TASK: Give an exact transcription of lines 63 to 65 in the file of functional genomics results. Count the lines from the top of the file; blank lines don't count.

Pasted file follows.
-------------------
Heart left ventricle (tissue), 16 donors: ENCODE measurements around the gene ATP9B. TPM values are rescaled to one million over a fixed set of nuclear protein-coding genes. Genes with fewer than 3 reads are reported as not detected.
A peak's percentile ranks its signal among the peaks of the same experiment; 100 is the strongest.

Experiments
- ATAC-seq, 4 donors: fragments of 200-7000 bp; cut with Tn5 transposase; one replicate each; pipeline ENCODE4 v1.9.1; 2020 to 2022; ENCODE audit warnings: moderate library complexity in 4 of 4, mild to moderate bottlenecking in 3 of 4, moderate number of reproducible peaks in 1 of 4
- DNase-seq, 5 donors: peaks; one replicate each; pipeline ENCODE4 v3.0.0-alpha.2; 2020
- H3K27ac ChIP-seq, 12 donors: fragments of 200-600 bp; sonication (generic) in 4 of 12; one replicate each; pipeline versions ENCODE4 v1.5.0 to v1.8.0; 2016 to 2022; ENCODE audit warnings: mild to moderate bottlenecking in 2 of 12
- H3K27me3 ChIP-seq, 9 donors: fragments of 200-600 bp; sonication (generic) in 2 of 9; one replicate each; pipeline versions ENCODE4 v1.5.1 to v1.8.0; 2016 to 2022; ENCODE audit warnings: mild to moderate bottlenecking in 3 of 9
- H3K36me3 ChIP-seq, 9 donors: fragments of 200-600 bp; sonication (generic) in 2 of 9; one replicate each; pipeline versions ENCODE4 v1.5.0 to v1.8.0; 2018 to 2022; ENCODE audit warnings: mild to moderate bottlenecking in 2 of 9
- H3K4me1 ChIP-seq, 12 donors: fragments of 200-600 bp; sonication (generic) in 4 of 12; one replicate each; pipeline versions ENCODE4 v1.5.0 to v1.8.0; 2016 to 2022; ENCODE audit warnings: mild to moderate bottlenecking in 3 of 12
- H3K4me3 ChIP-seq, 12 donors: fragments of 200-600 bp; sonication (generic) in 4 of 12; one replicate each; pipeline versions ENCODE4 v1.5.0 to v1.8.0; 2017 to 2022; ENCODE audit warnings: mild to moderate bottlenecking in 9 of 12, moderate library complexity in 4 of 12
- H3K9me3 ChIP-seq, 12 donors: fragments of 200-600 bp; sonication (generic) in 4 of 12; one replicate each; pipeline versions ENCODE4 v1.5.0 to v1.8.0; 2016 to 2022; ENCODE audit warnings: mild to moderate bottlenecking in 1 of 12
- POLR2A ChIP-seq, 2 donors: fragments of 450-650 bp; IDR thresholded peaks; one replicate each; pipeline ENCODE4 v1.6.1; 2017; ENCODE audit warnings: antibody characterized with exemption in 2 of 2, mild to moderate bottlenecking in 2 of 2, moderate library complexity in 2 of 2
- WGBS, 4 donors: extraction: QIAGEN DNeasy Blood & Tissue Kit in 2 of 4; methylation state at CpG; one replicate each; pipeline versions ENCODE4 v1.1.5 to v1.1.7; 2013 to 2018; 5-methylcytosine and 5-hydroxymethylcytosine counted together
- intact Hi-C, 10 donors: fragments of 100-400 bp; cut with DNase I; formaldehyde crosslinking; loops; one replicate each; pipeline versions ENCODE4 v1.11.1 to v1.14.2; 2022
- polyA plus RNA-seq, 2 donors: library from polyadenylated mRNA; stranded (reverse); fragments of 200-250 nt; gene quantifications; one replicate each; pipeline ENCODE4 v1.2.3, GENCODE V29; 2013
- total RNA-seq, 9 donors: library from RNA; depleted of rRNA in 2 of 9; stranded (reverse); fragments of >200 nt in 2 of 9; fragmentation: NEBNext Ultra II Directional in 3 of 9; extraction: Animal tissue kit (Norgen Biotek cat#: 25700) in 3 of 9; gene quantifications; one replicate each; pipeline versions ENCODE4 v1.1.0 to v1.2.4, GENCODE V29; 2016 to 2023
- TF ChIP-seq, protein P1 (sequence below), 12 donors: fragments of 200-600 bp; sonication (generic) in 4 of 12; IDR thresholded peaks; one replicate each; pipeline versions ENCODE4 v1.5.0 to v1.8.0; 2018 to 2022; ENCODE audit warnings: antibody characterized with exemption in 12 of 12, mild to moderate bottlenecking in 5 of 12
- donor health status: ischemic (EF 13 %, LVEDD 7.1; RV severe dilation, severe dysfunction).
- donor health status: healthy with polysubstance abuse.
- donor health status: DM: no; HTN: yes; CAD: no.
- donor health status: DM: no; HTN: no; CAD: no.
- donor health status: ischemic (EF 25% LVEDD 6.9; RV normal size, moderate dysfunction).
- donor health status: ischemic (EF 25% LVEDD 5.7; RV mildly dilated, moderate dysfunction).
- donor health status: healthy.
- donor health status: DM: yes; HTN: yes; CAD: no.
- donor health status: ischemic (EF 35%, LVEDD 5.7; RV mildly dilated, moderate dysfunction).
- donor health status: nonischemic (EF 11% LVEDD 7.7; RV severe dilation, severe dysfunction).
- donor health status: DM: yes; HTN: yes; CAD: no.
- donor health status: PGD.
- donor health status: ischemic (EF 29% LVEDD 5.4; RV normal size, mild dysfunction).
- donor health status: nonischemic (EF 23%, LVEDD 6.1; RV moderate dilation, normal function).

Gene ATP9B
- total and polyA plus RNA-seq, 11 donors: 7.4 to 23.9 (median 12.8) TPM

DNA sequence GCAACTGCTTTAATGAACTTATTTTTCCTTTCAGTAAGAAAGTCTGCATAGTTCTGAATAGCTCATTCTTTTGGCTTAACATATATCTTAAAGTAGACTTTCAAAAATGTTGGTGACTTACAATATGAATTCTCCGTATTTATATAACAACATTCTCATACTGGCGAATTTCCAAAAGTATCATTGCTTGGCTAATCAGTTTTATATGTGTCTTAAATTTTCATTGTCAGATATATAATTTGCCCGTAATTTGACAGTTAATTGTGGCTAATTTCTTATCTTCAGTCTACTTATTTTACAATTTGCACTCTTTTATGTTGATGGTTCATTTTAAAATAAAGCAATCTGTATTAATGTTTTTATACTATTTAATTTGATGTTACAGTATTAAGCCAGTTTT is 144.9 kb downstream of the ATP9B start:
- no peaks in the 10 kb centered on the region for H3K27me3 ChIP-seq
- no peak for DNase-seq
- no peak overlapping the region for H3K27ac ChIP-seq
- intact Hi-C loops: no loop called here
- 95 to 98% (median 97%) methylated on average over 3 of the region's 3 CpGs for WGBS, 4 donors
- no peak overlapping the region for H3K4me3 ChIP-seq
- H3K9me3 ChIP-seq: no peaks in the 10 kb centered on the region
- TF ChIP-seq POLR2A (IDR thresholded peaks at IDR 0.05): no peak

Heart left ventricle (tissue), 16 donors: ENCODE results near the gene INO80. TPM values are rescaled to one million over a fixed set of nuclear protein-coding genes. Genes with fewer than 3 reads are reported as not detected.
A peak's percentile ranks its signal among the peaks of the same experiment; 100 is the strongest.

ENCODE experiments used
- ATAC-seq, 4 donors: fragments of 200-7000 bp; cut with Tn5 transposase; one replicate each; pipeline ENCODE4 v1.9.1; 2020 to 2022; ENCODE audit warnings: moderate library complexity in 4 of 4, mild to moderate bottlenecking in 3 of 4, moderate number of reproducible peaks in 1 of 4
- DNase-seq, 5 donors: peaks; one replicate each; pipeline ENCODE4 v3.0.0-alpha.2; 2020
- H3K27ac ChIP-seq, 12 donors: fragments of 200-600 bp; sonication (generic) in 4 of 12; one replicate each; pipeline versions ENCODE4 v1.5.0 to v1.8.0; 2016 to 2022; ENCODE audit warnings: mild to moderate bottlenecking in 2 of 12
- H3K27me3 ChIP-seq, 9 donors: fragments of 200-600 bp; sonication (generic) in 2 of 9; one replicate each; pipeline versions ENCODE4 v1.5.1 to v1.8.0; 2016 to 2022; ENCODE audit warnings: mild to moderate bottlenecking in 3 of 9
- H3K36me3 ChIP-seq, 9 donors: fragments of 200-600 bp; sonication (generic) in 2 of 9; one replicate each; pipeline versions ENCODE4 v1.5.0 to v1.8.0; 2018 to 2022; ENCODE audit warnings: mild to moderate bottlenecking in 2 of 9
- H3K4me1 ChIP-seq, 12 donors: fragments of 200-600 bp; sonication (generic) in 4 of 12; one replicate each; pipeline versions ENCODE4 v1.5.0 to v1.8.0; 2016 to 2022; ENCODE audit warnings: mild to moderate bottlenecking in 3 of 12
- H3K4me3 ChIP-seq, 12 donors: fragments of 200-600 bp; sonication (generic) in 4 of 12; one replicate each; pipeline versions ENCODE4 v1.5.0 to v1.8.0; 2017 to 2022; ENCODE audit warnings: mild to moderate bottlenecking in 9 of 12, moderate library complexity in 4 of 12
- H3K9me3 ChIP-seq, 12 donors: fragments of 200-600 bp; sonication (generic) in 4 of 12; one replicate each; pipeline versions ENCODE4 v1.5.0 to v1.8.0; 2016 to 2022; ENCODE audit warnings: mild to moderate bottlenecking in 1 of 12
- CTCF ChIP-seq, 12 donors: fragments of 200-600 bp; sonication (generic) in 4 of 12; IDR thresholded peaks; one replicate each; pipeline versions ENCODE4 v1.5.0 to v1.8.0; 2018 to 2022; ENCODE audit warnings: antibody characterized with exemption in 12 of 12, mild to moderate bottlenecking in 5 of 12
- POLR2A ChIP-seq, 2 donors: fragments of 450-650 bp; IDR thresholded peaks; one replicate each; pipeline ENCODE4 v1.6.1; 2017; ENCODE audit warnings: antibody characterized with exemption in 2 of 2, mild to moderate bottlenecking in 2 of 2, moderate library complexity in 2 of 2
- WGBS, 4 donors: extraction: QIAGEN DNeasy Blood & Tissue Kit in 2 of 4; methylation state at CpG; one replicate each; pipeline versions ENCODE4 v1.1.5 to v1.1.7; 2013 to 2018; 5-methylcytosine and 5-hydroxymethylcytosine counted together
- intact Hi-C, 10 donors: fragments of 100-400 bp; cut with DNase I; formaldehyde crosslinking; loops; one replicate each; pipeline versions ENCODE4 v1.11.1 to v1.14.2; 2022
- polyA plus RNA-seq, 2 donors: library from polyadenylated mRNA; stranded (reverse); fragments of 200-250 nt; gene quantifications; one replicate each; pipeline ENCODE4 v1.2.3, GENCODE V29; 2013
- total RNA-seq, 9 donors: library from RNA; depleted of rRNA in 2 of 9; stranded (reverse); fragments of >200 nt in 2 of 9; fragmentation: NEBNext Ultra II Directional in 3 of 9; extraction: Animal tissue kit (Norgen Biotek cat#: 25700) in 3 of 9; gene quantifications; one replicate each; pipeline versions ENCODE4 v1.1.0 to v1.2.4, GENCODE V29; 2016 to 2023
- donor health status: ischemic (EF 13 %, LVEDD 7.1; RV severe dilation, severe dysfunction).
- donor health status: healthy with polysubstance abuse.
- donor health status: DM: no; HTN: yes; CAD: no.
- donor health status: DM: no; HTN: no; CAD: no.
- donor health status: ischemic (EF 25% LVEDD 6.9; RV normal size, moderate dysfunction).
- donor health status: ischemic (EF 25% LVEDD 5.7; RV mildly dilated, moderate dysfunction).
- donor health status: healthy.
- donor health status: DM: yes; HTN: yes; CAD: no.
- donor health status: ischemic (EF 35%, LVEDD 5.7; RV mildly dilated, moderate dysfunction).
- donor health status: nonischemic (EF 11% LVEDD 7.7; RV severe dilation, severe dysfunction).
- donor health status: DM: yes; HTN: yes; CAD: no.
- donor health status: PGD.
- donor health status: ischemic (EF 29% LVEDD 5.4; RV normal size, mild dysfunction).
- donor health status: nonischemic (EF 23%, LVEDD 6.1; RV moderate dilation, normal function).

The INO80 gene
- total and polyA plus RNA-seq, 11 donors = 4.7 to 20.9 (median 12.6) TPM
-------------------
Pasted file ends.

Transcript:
- donor health status: DM: no; HTN: no; CAD: no.
- donor health status: ischemic (EF 25% LVEDD 6.9; RV normal size, moderate dysfunction).
- donor health status: ischemic (EF 25% LVEDD 5.7; RV mildly dilated, moderate dysfunction).